Teams to compete in Silversword Business Competition
Game on! In a Shark Tank-like competition, teams of students will compete in an entrepreneurial 18-week contest, vying for the grand prize of $2,000. The catch: the product or the service must have some element of sustainability.
“Your idea has to address any of the CIFAL Center’s 17 Sustainable Development Goals (SDG),” explained Asoke Datta, EdD, School of Business and Communication’s Assistant Dean, outlining the competition’s rules. “It has to be profitable, not just in terms of revenue, but for the greater good of society.”
Without revealing too much about her strategy, Carol Nacario ’23, a senior in the School of Business and Communication, is concerned with all the “waste” that she sees around her. The environment, like many in her generation—led by Greta Thunberg and the Sunrise Movement, a youth-led political organization urging increased attention to climate change—is an issue that needs to be kept in the forefront of people’s minds.
“Deciding on a final project will be the most difficult challenge,” shared Nacario with other students who attended Day 1 of the competition. “My target audience will be the campus.”
Academic competitions play an essential part in learning for students. Participation offers a hands-on opportunity for students to apply the knowledge and principles they have gained in the classroom and apply it to real-work situations. These competitions foster such skills as leadership, teamwork and communication. They can also be a great way to make new connections and friends.
School of Business and Communication interim dean, Dr. Annette Santos, issued her first challenge to the students: recruit others to join their teams. “It can be a team of two to five students,” said Santos via a live video feed from Guam. “However, at least one of the team members has to be from the School of Business and Communication.”
A business major, Peyton Haleamau ’25, convinced second year forensics science majors, Emma Rosales ’25 and Michalla “Meeks” Butardo ’25, to be on her team. Having never taken a business course, Rosales and Butardo consider their lack of entrepreneurial savvy as their major challenge.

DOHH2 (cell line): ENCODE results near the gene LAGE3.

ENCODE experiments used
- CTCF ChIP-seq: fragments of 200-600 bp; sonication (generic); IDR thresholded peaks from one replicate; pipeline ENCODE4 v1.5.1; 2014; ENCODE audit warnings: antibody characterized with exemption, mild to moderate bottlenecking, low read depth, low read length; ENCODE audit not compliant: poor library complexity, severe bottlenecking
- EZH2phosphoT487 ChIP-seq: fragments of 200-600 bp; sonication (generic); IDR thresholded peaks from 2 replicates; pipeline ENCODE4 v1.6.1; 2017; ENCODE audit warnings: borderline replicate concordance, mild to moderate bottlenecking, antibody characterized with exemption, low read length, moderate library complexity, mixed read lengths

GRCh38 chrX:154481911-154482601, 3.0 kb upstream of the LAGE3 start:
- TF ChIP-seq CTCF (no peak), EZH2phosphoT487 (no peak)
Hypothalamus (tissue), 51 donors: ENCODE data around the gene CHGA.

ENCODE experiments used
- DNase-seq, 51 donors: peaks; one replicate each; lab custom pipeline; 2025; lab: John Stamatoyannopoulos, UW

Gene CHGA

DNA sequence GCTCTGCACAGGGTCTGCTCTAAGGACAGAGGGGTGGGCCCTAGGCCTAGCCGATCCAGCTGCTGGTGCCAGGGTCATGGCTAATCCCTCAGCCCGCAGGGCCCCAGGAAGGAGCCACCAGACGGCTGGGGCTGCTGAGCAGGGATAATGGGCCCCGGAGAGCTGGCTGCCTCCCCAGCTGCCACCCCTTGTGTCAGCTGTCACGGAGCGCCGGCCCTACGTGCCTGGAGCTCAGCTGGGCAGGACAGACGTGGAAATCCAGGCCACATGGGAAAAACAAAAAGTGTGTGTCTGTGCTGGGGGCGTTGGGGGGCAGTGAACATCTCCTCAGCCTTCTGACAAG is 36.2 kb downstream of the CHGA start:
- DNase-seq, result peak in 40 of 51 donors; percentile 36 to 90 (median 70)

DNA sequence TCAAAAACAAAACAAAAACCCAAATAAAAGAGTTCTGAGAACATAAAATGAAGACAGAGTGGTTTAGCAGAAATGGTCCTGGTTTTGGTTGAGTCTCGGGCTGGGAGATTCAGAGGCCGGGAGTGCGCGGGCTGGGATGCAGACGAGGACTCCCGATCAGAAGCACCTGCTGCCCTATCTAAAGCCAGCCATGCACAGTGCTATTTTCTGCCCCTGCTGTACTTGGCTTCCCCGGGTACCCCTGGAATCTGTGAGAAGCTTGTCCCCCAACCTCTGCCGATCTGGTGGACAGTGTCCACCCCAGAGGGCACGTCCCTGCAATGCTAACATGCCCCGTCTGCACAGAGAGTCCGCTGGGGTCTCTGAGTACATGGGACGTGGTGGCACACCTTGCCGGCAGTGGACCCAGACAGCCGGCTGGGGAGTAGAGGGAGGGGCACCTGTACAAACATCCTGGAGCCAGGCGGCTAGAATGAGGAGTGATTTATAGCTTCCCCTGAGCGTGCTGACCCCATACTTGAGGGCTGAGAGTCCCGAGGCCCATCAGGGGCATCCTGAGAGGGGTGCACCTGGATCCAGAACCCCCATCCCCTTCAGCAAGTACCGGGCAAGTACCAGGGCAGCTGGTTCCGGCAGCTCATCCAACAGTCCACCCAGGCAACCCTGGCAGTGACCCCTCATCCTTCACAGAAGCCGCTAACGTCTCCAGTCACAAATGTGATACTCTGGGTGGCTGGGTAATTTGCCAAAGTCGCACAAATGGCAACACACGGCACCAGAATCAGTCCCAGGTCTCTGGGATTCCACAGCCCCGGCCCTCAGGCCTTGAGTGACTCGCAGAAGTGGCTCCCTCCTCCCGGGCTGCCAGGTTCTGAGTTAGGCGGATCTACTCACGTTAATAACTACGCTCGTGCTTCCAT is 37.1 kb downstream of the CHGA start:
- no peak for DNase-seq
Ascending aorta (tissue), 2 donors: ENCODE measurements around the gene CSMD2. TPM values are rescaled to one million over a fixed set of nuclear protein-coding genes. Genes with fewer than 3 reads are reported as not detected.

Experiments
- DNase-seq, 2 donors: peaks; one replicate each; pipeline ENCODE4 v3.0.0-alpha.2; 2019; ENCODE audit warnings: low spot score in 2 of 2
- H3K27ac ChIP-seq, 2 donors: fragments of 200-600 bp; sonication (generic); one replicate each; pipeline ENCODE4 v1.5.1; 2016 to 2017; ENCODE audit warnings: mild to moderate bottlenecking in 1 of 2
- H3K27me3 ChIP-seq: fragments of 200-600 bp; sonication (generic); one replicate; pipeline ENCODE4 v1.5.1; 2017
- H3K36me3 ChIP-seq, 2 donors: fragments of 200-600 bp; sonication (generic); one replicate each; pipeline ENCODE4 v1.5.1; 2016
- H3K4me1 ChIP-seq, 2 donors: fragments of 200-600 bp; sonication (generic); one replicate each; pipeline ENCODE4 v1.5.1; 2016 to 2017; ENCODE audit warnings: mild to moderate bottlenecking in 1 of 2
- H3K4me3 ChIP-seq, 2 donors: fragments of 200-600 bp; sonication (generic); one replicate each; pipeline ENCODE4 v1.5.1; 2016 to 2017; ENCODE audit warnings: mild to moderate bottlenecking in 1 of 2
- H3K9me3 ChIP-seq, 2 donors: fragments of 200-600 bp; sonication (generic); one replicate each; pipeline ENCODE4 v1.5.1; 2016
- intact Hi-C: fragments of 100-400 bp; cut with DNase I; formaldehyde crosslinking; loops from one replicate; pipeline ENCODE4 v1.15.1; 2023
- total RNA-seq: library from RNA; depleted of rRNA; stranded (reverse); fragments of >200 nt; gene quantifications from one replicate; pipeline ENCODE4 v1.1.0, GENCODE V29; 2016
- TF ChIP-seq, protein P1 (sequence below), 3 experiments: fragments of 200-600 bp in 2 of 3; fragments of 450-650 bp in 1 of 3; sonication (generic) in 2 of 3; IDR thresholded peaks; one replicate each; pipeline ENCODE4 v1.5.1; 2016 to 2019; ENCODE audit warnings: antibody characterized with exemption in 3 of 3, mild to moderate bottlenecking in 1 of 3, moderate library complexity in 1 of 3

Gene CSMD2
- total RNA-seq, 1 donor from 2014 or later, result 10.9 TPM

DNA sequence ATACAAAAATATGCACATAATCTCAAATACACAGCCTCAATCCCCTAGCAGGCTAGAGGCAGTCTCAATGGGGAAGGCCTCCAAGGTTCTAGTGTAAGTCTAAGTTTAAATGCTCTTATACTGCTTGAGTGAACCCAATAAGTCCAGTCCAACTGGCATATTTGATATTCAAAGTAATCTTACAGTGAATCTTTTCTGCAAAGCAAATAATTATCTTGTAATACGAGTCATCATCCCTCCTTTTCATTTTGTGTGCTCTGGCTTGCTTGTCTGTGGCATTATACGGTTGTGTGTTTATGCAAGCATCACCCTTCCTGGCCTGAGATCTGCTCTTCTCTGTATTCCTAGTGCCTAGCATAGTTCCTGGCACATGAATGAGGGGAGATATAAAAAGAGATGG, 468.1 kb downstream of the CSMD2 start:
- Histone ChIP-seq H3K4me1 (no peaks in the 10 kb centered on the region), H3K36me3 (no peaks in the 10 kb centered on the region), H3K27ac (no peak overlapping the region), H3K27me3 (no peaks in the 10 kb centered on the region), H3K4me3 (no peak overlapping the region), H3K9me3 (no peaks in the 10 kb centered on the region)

“We’ll be here as advisors and mentors,” marketing lecturer Wera Panow-Loui, MBA, told the students. “Last year, I opened my house up to a team of students who were producing jewelry out of microplastics reclaimed from the beach and in the ocean. And I also fed them.”
Datta suggested to find team members who are in different disciplines, from art and interior design to nursing and data analytics. “You want a wider perspective than just business,” he said. “That’s what entrepreneurs do—they get creative. And, if they fail, what they learn from that failure determines how they succeed the next time.”
Each team will be given $250 seed money to use at its discretion. The School of Business and Communication’s Advisory Board members, who are providing the funding for the seed money, will also be available as mentors.
When the competition was launched in 2021, the plan was to have students open and manage a pop-up concession on campus. Because COVID-19 was still a factor, another approach was decided: the School invited students to participate in a business competition that would allow them to show off their creativity, their ability to work with others and their aptitude in everything from marketing to accounting and customer service.
“Think of this competition as an incubator of ideas,” said Dr. Eduard Merc, who is Chaminade’s MBA director. “You’ll have the chance to work alongside your professors and the opportunity for experiential learning that goes beyond theory.”
Students’ final presentation will take place on Nov. 16. Each team will be assessed by sales/revenue, social media likes and shares, and their profit-and-lost statement.
“And your business must align with the sustainable approach,” Santos emphasized. “In developing your business plan, take into account these considerations: 1) Identify future needs; 2) Identify technology to serve that need; and 3) How will you deliver the need, through what channels of distribution?”
Their time starts now!